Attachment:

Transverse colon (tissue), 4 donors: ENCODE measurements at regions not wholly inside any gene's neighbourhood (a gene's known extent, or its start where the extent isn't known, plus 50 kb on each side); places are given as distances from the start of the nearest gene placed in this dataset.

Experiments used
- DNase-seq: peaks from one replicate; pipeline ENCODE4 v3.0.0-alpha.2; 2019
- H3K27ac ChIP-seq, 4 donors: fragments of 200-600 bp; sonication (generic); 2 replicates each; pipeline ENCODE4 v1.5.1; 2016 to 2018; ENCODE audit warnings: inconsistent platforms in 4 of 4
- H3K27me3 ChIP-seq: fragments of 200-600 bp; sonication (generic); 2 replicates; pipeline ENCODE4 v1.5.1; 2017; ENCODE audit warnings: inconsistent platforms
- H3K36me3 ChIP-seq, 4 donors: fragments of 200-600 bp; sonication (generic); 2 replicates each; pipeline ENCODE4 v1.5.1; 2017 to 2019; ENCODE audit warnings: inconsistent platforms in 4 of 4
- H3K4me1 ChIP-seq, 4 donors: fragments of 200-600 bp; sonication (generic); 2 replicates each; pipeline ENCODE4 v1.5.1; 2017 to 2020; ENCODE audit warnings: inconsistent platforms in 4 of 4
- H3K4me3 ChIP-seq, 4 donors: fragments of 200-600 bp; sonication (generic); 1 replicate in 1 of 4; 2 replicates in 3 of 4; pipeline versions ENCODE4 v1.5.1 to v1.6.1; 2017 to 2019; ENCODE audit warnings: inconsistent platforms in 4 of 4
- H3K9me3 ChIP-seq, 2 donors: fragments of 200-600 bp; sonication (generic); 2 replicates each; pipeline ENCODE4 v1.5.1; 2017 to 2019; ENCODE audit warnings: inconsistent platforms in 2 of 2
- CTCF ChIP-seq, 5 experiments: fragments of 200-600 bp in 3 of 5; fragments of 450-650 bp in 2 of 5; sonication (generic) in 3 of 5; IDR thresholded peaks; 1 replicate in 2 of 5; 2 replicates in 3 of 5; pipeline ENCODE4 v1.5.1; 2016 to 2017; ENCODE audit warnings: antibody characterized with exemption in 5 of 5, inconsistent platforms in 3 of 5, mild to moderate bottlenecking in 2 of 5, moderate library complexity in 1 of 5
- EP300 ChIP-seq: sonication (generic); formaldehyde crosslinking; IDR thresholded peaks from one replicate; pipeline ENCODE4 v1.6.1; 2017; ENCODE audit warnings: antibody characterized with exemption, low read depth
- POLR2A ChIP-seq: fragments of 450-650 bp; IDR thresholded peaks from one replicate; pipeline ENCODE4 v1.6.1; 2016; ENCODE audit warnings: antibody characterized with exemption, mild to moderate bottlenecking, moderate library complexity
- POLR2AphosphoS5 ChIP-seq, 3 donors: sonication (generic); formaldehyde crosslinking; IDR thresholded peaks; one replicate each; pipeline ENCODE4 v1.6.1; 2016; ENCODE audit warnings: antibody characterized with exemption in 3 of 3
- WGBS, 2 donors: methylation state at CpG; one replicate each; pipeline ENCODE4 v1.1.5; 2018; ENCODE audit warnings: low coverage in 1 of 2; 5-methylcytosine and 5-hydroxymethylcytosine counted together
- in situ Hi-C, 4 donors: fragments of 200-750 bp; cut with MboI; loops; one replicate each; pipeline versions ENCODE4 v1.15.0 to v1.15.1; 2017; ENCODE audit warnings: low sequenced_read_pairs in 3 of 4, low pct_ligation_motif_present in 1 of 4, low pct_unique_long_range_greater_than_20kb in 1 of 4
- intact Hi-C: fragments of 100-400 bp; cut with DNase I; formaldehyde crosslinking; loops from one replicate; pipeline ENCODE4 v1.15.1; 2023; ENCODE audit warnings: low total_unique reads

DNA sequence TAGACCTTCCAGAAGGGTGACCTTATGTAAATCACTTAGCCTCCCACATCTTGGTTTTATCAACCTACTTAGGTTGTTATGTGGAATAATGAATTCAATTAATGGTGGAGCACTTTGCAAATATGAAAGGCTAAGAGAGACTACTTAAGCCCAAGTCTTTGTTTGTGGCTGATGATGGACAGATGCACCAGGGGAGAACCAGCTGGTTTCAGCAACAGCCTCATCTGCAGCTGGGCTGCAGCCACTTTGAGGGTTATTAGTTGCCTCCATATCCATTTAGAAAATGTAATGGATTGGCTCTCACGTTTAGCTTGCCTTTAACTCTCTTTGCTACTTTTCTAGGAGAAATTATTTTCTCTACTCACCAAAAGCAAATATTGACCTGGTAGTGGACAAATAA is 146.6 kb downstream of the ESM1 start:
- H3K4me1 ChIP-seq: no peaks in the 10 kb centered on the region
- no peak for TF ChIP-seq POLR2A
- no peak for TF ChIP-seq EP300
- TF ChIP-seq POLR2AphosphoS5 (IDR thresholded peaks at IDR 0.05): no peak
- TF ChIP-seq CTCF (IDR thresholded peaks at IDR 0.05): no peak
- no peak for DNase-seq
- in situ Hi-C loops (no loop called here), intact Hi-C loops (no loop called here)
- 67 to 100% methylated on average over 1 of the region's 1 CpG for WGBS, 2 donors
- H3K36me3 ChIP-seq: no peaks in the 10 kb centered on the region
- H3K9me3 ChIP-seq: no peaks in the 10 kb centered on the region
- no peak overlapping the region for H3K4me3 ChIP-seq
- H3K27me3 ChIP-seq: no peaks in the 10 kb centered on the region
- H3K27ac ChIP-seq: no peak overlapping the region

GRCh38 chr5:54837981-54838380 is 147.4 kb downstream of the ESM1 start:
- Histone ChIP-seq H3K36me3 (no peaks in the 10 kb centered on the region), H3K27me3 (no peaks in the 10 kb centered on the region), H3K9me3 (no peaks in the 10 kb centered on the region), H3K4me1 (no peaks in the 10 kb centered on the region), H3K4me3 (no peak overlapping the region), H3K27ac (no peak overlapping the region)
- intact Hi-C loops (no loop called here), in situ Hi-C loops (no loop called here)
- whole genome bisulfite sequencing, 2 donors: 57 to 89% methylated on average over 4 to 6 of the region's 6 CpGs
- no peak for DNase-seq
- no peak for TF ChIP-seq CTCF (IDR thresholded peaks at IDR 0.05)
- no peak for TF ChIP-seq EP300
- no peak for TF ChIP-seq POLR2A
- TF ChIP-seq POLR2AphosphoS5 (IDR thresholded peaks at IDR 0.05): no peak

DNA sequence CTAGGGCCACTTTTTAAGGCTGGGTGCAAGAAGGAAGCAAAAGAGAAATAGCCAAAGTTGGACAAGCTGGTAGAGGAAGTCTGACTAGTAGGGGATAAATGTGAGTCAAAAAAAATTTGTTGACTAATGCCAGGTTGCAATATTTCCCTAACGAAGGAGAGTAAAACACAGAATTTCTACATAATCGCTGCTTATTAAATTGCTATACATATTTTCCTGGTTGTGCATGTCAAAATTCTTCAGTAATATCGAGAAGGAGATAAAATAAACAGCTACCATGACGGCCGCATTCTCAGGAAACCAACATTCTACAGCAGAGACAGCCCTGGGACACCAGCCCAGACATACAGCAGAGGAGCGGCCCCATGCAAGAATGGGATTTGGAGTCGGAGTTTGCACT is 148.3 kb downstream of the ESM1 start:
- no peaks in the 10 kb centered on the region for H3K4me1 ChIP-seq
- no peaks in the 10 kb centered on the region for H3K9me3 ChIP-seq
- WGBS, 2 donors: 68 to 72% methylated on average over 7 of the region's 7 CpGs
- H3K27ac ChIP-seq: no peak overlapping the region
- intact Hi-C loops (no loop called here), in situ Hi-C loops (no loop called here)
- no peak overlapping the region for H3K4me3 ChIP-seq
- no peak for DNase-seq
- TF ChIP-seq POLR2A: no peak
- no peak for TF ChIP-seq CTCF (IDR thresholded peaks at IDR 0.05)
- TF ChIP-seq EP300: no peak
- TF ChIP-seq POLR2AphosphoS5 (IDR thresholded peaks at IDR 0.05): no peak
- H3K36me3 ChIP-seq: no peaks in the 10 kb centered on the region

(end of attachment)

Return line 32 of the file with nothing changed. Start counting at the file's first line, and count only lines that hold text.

- Histone ChIP-seq H3K36me3 (no peaks in the 10 kb centered on the region), H3K27me3 (no peaks in the 10 kb centered on the region), H3K9me3 (no peaks in the 10 kb centered on the region), H3K4me1 (no peaks in the 10 kb centered on the region), H3K4me3 (no peak overlapping the region), H3K27ac (no peak overlapping the region)